The latest in Albert Serra's series of imaginative retellings of the legends of historical or literary figures might be his best yet, and is certainly his most accessible. The Death of Louis XIV was conceived initially as a performance piece, commissioned by the Centre Pompidou and due to take place over 15 days there, and elements of this form remain. Starring a 71-year-old Jean-Pierre Léaud as the near-terminal Sun King, Serra's film takes place entirely within the royal chamber, ensuring the "unity of location, space and time" that the director insists - alongside multiple-camera setups, a refusal to rehearse scenes and an insistence on recording massive amounts of material whilst in production - is essential to producing fruitful artistic results.
The evidence of this film suggests there is certainly something to these rigorous methodologies and semi-pompous manner of explaining them. Serra argues that in every actor there are three components that play into the creation of a screen persona - the real person, the individual that comes out when a camera is pointed towards them, and the character they are inhabiting. One of the joys of The Death of Louis XIV is seeing these three versions of Léaud emerge through his minimalist, nuanced performance, and in a grander sense, to see how Serra, through his spirited reanimations of past lives, makes history human.
Confined largely to his bed and weak in health, Léaud's pampered, pompadoured Louis is choosing with his words, conveying the bulk of the film's emotive weight in looks, heavy sighs and loaded gestures. Around him are countless valets and attendants, a parade of giggling women, and a team of doctors trying, calamitously and often mordantly comically, to improve his condition. Serra's film - minimalist in structure but maximalist in the grandeur of the lighting, costuming and decor - is found in the interactions between these groups of servants and the king. As these attendants fawn over their faltering monarch, a connection is always palpable if often a ridiculous one. (One of the more absurd moments sees a group of courtsmen applaud after the king successfully eats a biscuit.) This contrast, between the strength of the King's power and his body's weakness, adds humility to his decline.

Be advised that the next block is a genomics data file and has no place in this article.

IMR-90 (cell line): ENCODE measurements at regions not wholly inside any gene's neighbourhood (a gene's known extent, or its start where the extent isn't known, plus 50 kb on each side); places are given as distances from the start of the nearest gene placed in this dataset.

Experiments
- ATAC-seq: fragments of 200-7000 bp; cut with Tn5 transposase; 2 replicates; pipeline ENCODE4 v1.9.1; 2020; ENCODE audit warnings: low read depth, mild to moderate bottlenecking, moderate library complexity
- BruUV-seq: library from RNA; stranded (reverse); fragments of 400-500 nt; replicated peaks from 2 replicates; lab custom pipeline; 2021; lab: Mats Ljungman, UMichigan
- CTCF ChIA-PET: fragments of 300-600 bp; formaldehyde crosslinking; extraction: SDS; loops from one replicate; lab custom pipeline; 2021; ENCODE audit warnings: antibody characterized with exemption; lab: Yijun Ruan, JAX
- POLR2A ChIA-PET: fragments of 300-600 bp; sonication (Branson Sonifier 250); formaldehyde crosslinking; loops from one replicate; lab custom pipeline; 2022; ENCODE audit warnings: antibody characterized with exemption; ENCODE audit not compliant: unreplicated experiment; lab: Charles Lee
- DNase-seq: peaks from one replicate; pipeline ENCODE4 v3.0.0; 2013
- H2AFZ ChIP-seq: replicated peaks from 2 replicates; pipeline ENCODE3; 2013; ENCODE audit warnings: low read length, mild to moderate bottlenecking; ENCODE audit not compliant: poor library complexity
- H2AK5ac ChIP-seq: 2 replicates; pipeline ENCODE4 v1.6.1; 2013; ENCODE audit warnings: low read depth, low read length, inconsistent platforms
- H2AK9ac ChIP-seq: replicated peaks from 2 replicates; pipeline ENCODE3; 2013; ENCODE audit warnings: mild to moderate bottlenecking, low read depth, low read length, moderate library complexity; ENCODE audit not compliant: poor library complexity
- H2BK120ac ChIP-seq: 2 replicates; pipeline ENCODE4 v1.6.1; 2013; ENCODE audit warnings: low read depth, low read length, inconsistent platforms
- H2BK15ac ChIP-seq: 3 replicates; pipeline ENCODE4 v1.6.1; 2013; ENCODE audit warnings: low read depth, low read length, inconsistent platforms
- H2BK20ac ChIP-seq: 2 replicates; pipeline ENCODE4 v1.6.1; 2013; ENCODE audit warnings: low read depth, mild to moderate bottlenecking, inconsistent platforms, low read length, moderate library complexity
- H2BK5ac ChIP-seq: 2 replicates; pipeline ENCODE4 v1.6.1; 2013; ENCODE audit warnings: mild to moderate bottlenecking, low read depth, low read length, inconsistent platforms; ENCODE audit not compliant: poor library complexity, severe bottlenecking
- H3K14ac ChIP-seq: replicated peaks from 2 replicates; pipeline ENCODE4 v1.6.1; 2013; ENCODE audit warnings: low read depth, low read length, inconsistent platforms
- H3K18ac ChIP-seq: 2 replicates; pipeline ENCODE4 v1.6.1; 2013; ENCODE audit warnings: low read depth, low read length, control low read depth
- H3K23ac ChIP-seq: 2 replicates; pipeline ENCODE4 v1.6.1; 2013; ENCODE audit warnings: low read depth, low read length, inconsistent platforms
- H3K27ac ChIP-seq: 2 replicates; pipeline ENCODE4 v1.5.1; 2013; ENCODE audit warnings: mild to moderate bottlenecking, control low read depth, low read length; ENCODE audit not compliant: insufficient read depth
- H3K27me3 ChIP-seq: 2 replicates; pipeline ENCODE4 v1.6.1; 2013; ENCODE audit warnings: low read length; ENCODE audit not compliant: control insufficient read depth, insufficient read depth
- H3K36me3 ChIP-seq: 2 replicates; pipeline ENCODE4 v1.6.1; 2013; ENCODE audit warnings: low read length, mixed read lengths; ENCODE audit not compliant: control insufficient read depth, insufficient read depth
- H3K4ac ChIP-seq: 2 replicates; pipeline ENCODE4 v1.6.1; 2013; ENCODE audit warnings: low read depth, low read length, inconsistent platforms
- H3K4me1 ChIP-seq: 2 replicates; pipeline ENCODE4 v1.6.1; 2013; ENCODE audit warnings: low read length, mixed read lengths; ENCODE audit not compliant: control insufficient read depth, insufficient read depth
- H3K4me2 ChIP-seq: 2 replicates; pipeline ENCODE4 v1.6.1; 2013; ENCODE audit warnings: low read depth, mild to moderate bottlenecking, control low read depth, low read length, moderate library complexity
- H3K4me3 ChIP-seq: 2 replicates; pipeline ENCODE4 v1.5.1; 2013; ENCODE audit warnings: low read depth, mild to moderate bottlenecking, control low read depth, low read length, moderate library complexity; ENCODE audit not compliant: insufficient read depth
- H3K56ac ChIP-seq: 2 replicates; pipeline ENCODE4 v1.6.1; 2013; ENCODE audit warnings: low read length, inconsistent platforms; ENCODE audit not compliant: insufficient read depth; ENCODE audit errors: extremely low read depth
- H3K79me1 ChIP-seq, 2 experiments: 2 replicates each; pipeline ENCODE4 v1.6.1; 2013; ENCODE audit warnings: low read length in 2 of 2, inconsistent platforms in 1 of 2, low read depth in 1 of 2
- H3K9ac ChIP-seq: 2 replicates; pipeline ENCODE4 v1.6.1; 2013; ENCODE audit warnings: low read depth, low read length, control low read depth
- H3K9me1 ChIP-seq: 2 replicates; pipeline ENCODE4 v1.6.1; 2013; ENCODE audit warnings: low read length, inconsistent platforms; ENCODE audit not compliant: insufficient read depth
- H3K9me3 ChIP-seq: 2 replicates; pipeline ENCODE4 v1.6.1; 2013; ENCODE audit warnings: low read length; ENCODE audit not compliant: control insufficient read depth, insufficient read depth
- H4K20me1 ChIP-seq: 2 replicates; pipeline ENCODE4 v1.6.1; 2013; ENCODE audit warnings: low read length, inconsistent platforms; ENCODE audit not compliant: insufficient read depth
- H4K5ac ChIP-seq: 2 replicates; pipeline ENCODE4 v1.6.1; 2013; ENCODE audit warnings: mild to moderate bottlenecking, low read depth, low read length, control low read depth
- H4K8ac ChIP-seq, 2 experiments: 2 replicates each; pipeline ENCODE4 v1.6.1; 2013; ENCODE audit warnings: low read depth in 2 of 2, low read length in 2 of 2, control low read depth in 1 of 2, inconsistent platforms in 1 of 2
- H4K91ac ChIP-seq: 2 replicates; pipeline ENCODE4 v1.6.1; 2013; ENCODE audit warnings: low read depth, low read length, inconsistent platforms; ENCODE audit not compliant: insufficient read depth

With Louis XIV, Serra humanises his King, in a way he never managed with the leads of his previous portraits. In those past films, he's used amateur actors who have always compelled and confounded in their roles, but rarely manage to move quite as Léaud manages to. One bravura moment - a long take in which Léaud, soundtracked by Mozart, looks directly at camera - is so emphatic and gestural, it almost stands apart within the director's feature oeuvre. Warm, rich and opulent, The Death of Louis XIV shows Serra in top command, achieving tonal balance and visual splendour within the most claustrophobic confines. Serra achieves pathos for his fallen king whilst simultaneously mocking the absurdity and injustice of inherited power. Ending affairs with a truly fantastic closing line, what is conveyed in The Death of Louis XIV is the universality of mortality and the banality of death. Prince or pauper, we die all the same.